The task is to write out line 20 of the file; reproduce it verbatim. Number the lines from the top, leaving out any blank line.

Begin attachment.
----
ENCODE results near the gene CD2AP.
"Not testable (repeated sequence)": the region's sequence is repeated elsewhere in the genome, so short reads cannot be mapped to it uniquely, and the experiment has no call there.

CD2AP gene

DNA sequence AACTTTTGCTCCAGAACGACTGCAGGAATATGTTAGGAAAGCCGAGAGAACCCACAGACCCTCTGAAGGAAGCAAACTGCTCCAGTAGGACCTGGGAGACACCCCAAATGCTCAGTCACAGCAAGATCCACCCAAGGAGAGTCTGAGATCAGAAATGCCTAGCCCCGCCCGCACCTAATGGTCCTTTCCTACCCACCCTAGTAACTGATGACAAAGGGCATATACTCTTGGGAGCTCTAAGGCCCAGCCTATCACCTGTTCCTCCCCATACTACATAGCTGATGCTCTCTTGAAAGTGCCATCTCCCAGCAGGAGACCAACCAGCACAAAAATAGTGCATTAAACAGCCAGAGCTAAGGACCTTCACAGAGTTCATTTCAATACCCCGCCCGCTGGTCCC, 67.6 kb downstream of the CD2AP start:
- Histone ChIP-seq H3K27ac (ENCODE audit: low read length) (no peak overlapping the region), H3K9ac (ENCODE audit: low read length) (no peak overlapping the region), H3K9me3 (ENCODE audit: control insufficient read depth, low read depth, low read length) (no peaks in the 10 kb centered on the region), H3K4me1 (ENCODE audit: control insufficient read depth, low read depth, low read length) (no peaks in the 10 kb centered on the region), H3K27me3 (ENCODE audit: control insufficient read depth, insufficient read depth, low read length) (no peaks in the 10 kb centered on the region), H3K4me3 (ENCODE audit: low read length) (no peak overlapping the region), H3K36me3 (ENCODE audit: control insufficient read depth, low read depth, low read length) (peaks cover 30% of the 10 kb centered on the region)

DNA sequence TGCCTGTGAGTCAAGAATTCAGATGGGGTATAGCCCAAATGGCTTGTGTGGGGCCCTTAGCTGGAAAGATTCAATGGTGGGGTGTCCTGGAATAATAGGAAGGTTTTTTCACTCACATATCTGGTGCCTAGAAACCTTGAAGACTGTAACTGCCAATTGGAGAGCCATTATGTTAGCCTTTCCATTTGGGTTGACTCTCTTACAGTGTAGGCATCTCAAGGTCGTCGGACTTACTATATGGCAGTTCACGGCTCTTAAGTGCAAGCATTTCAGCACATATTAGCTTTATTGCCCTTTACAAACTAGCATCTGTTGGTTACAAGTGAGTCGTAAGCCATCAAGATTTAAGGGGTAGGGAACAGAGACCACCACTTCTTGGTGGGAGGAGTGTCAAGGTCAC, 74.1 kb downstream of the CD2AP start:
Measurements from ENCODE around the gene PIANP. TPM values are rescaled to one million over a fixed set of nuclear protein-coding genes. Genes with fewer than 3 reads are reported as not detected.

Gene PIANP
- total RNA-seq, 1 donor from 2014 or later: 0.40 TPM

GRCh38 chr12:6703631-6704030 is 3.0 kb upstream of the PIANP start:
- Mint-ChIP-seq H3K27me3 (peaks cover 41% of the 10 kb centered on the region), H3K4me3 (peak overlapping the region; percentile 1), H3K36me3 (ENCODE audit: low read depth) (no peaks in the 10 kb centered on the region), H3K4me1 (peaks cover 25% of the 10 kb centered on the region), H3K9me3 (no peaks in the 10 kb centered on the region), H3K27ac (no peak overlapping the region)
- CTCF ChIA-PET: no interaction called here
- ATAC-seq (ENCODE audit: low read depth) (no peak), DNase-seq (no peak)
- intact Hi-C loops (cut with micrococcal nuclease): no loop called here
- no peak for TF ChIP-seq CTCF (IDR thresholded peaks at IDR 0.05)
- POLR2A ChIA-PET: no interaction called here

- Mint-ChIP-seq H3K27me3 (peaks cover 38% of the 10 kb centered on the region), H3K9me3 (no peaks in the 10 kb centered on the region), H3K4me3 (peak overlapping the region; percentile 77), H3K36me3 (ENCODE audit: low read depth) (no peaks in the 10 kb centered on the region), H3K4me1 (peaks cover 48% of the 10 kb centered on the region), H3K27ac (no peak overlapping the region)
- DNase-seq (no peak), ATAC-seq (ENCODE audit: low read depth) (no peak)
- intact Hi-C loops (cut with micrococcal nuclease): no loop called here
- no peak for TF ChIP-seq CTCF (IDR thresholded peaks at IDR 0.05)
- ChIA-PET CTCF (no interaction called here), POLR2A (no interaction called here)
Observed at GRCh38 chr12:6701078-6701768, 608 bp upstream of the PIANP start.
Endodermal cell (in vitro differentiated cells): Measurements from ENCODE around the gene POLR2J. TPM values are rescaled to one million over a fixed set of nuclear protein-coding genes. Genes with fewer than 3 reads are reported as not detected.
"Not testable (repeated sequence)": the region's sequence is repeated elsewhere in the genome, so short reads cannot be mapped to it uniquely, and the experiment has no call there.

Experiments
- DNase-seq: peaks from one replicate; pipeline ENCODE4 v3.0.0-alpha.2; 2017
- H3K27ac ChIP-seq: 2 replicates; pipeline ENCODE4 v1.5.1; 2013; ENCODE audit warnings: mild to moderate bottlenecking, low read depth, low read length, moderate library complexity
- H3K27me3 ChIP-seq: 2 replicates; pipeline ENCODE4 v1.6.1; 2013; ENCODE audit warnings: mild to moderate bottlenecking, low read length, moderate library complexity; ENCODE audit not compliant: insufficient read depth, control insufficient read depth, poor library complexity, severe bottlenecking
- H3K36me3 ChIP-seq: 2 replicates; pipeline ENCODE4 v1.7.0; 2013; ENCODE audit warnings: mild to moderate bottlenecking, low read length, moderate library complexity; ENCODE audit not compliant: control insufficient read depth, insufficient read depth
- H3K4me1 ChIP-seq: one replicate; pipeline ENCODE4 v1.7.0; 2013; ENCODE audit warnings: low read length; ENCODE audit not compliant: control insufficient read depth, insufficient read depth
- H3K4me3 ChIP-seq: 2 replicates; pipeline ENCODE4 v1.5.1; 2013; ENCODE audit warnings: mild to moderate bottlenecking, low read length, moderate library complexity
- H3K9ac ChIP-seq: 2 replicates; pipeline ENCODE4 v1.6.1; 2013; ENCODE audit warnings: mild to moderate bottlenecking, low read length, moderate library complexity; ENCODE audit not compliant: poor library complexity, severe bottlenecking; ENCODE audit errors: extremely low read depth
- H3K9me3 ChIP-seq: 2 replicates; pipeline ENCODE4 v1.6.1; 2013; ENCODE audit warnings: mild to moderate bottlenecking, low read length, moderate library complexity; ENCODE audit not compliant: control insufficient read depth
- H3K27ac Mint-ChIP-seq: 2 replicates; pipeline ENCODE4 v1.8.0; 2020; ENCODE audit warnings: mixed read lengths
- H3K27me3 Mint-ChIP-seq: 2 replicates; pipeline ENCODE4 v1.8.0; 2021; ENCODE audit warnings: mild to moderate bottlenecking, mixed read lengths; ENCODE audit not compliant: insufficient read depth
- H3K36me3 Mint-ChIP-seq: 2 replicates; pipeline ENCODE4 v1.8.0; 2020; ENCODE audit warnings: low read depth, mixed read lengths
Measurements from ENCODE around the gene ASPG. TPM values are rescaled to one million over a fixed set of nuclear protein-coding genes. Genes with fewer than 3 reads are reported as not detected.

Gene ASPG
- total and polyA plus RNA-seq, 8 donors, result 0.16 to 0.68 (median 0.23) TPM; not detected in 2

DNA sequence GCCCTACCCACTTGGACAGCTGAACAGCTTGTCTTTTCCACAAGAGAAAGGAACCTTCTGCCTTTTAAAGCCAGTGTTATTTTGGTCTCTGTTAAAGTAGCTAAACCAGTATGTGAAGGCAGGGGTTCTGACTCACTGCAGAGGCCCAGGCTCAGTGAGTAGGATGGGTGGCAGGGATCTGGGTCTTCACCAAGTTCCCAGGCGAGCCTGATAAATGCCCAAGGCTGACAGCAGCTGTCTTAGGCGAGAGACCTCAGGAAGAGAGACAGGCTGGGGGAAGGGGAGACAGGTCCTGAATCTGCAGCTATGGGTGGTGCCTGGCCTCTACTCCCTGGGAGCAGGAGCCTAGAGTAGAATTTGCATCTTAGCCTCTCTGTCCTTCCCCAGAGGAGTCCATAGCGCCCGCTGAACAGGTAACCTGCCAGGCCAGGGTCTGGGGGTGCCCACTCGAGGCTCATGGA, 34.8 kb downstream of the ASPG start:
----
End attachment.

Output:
- no peak for TF ChIP-seq CTCF (IDR thresholded peaks at IDR 0.05)